Throughout history, we’ve had artistic revolutionaries who weren’t afraid to express the unspoken. From master polymaths like Leonardo da Vinci to literary giants like Jane Austen, these artists pushed the boundaries of traditional art, experimenting with new techniques, styles, and subjects. Even if you aren’t an artist in the traditional sense, you are an artist at heart. As the artist of your life, you can benefit from the wisdom of these eight pioneering artists from history. (Estimated reading time: 13 minutes)
“A true artist is not one who is inspired but one who inspires others.”— Salvador Dali
Each of us gravitates toward certain types of art. Being a history buff, I’ve always had a soft spot for historical paintings that provide portals into different eras.
The paintings tell a narrative story, whether from Greek or Roman mythology, Bible stories, or scenes of actual events (like battles or ceremonies) in a poignant and powerful way.
One of my favorite paintings is “The Coronation of Napoleon” by Jacques-Louis David, a 19th-century French painter who followed the neoclassical style. Napoleon commissioned David to shine a spotlight on the royal spectacle.
The painting depicts Napoleon’s coronation at Notre Dame de Paris. Its imposing dimensions of almost 33 feet wide and 20 feet tall baffles the mind. Every time I see it, I marvel at its mastery and the vivid hues that make us feel like we’re actually there, witnessing this iconic moment.
The artist’s attention to every minute detail, from the ripples in the fabric worn by Empress Josephine to the facial expressions of the court and religious officials, is extraordinary.
While David may have had a natural talent for art, his mindset and love for his craft made him different from others. It inspires me to infuse passion into my work.
You might feel similarly when thinking of artists from history who you love. But did you ever ask yourself why their art speaks to you? Besides the aesthetic appeal of their work, could it be something about the energy and personality that went into the creation that draws you in?
From masterpieces like Leonardo da Vinci’s “Mona Lisa” to literary gems like Jane Austen’s “Pride and Prejudice,” these artists pushed the boundaries of traditional art, experimenting with new techniques, styles, and subject matter. Their creative impact left an indelible mark on society and continues to inspire future generations.
Even if you aren’t an artist in the traditional sense, you are an artist at heart. As the artist of your life, you can benefit from the wisdom of these artists from history. They can offer insight into what you can do to make a masterpiece of your own life.
Why art matters: The role artists play in shaping society
Playwright Ben Elton once said that artists don’t create society but reflect it. Using creative outlets like literature, painting, sculpture, film, dance, music, and other art forms, they capture the truths and nuances of the human experience.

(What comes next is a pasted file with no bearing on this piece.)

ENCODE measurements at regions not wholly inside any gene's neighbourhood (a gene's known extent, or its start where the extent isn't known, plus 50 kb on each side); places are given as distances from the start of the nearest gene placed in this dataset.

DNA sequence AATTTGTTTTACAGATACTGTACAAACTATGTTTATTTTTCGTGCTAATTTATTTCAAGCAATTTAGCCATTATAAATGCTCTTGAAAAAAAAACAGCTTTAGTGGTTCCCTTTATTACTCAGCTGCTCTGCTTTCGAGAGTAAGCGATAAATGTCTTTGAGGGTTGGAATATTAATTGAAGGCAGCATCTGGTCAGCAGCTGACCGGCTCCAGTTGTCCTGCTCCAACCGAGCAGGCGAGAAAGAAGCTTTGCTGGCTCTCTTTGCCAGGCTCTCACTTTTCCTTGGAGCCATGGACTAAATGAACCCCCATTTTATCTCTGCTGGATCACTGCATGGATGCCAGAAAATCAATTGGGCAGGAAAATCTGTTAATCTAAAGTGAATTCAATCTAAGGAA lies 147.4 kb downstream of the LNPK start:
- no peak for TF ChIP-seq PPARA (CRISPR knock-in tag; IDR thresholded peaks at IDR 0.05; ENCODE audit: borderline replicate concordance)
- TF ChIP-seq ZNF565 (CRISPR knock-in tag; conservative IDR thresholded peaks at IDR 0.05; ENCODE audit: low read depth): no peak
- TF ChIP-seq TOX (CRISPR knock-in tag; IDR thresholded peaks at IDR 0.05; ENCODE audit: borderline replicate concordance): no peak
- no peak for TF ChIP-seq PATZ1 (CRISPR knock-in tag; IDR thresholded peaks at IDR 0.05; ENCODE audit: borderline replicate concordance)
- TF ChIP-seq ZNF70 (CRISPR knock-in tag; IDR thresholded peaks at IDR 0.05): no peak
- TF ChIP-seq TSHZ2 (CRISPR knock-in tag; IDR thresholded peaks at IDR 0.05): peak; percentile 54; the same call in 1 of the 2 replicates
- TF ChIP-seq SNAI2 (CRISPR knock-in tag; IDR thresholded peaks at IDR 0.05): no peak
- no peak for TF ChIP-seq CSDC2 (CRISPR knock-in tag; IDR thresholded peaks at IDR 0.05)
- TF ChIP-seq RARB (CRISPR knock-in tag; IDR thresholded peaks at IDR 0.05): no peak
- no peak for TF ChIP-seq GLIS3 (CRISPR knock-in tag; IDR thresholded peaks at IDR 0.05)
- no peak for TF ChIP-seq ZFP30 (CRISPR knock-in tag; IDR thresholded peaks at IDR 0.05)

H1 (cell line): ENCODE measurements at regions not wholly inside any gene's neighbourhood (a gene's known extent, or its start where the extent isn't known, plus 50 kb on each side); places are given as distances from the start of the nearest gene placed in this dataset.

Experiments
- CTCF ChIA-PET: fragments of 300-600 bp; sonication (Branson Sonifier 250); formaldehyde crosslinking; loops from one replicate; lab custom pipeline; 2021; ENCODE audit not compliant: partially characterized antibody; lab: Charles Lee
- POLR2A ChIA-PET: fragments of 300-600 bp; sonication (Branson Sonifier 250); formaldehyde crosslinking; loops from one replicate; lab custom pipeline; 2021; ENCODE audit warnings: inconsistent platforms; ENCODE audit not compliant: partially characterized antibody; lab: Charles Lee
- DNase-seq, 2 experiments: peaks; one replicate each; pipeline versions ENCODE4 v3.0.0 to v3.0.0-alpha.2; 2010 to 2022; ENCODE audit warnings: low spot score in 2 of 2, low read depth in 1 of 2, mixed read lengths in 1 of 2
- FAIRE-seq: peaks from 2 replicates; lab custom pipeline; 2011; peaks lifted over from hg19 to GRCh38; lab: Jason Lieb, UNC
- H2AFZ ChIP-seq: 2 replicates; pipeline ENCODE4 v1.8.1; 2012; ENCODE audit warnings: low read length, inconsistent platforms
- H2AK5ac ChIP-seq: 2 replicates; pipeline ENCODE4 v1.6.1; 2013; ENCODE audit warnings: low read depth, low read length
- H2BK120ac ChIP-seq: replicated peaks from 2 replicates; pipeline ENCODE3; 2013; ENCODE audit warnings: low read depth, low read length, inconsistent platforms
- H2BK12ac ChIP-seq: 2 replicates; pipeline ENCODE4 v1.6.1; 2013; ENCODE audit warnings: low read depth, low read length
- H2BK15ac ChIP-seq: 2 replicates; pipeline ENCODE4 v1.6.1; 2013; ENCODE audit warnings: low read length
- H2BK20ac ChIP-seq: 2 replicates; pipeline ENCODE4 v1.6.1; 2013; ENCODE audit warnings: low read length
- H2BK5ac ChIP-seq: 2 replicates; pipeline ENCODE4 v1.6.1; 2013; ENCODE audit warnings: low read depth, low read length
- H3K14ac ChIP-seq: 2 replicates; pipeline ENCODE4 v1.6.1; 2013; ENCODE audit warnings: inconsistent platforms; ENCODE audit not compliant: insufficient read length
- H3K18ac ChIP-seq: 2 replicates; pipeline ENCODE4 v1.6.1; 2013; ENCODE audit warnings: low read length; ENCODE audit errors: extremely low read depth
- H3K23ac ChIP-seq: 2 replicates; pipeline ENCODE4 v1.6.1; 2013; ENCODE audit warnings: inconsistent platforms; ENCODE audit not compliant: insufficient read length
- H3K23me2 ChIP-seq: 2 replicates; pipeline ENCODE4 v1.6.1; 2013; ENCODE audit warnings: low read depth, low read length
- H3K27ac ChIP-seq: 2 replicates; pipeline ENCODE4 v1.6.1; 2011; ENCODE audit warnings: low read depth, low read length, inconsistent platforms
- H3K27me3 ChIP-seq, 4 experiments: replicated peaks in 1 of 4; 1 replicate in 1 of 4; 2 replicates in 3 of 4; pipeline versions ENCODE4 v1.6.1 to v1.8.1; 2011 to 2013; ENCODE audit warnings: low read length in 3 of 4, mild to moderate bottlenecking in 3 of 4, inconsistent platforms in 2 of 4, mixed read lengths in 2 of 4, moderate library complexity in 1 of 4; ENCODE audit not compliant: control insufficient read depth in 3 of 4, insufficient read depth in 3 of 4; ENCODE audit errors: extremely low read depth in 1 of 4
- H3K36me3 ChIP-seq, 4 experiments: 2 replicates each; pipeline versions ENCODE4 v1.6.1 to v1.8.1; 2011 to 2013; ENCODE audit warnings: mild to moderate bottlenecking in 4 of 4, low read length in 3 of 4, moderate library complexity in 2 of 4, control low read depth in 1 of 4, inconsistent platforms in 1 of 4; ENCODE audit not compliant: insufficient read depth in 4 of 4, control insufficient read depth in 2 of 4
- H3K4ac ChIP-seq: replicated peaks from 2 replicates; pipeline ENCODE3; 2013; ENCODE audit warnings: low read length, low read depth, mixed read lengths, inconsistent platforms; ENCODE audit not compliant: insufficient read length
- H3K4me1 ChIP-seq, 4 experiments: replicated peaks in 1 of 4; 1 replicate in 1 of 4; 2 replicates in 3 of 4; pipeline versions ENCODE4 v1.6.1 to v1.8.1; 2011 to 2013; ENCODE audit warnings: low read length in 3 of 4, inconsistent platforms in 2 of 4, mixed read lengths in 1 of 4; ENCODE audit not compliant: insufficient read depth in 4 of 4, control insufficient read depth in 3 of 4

Since art speaks directly to the heart of its consumers, artists can have a major influence on their patrons. Bidders at an art auction are willing to spend millions on a piece they connect with, and music fans will do whatever it takes to see their beloved artists, including waiting in lines for hours.
The allure of artists from history is potent because of their ability to capture the lies and truth of being. Whether they shed light on emotions, history, human behavior, relationships, or politics, they show things for what they are, compel us to challenge our mindsets or ideologies, and inspire social change. We can interpret what they share with us and make it align with or disrupt our existing views.
Besides bringing awareness to deeper issues, artists deliver beauty, joy, and inspiration to the masses by offering thoughtful critique. Their art forms provide a welcome escape from the challenges we face in everyday life. Stand-up comedians, animators, musicians, and dancers remind us of the brighter side of life and that there is love and happiness to be found.
Artists are also the custodians of culture, history, values, and heritage. Their work is a collective memory of human history and showcases the life and values of the past better than historical fact-based records. For instance, period motion pictures like “Schindler’s List” and “Braveheart” bring historic moments to life.
Even the cave art at Lascaux, France, estimated to be up to 20,000 years old, speaks volumes about the ancient people who made them. For instance, we can infer the significance of large regional animals to the people based on their prominence in the cave art.
Artists from history are also ambassadors of the nations and countries they come from. They help people to understand their culture through stories, songs, dance, crafts, food, and other mediums. We tend to appreciate cultures better through artistic representations.
Architectural wonders like the pyramids of Giza, the tribal dances of Africa, or the exquisite culinary experiences in Italy connect us to the heart of their people.
Eight pioneering artists from history and what they can teach us
Throughout history, we’ve had artistic revolutionaries who weren’t afraid to express the unspoken and shed light on matters of significance. Their courage to challenge societal norms and the status quo through their art can galvanize your ambitious streak.
While there have been thousands of artists from history from whom we can learn wisdom, these eight are the most recognized in popular culture. Immerse yourself in the revolutionary spirit of these artists and witness their transformative influence on your evolution.
1. Michelangelo (1475-1564)
Michelangelo was a painter, sculptor, and architect from the Italian Renaissance. He is widely accepted as one of the greatest artists of all time because of his ability to conjure painted and carved figures that demonstrated emotional and physical realism, as well as psychological intensity.